According to physicist Jack Scudder, portals do exist. “They’re places where the magnetic field of Earth connects to the magnetic field of the Sun, creating an uninterrupted path leading from our own planet to the sun’s atmosphere 93 million miles away.” However, portals are difficult to find. Scudder: “Magnetic portals are invisible, unstable, and elusive. They open and close without warning and there are no signposts to guide us in.” Conversely, Stephen Hawking viewed black holes as being portals where, in his view, you’d be unlikely to be able to travel back again, thus making this form of photographing portals an improbable option.
Literary portals & near death experiences
Less out of this world is the literary use of doors as portals, such as The Wizard of Oz and C.S. Lewis’ The Lion, the Witch and the Wardrobe, where a wardrobe has no back and opens out onto Narnia, a completely different and magical world. Another example involves near death experiences such as a sense of well-being, traveling towards a bright light and encountering deceased loved ones.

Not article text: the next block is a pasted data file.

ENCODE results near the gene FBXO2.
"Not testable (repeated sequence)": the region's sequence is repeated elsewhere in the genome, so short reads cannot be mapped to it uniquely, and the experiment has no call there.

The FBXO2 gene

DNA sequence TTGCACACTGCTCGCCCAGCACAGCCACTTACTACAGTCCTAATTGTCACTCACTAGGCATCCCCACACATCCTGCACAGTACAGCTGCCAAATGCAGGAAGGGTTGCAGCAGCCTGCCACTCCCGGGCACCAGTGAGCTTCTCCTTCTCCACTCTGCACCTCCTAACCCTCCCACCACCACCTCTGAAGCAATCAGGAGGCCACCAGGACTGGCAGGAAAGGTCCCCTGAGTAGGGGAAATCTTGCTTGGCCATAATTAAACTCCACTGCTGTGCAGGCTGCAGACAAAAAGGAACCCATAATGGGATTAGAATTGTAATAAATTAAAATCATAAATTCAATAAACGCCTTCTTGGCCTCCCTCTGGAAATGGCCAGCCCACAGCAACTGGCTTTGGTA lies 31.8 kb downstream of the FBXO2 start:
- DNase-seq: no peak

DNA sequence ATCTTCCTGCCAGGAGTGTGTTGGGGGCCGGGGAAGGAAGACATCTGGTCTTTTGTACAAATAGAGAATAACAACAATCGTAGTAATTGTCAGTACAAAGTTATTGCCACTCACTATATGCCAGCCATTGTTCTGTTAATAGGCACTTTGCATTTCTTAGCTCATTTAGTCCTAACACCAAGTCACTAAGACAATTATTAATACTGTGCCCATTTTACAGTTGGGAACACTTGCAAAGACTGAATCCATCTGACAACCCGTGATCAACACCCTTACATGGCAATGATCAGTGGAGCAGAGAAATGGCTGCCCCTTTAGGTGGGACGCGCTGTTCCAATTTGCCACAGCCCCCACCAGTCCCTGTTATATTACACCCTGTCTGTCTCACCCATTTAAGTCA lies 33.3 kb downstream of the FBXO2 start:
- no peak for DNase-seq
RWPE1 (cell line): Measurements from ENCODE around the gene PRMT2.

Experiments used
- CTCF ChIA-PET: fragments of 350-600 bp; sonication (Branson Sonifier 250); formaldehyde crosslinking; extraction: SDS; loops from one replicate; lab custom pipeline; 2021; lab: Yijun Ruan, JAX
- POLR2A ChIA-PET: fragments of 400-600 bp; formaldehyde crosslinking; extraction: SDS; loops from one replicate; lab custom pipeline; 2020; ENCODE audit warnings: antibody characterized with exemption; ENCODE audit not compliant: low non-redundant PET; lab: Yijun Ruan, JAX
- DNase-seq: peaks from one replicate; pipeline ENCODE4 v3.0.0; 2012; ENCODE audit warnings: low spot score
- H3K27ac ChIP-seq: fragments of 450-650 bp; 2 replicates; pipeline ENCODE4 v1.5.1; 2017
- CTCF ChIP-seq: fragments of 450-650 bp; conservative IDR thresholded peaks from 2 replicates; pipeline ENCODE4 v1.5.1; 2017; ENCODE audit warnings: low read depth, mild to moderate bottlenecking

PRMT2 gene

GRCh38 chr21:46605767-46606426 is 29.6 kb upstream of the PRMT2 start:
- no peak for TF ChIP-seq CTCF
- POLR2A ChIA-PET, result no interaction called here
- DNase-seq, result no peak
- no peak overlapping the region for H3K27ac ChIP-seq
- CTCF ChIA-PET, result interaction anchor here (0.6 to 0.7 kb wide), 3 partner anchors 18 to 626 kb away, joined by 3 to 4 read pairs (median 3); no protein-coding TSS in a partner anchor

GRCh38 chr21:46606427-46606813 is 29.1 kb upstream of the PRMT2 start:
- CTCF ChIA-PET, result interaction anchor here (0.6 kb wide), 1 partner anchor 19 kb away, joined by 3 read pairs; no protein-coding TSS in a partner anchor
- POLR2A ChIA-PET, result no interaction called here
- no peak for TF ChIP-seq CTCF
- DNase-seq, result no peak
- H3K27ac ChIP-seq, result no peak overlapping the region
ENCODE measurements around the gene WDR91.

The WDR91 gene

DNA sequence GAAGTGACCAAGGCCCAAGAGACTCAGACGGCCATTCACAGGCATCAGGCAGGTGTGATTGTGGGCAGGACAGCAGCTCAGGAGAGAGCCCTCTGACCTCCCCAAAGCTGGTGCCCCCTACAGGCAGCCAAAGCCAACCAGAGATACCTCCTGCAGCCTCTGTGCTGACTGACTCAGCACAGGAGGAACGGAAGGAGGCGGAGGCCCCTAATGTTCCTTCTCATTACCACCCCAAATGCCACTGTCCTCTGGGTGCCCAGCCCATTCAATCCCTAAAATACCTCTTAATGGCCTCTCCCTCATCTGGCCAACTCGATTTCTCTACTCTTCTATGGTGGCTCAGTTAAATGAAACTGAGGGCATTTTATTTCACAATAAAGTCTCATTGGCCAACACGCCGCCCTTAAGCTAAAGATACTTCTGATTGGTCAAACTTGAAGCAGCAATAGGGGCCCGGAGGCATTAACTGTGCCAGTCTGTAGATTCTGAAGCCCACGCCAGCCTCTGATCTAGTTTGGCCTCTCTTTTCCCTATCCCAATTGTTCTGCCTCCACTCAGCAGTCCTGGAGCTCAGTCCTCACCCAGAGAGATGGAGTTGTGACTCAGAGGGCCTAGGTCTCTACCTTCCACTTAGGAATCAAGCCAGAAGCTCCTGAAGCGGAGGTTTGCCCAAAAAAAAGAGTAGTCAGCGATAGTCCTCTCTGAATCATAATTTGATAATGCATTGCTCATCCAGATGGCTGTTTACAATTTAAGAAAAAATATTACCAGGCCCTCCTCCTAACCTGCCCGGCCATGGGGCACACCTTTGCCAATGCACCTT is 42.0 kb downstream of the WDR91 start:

Photographing portals and entrances to the uncanny
Over the last year I have been photographing portals as terrestrial entrances to the uncanny that are out of touch and out of time. The example above is an abandoned house that holds its secrets close and where its contents, if any, are now hopelessly irrelevant and dated. These are places that make you shudder, that evoke a feeling of time travel and from where, deep down, you know you may never find your way back home again.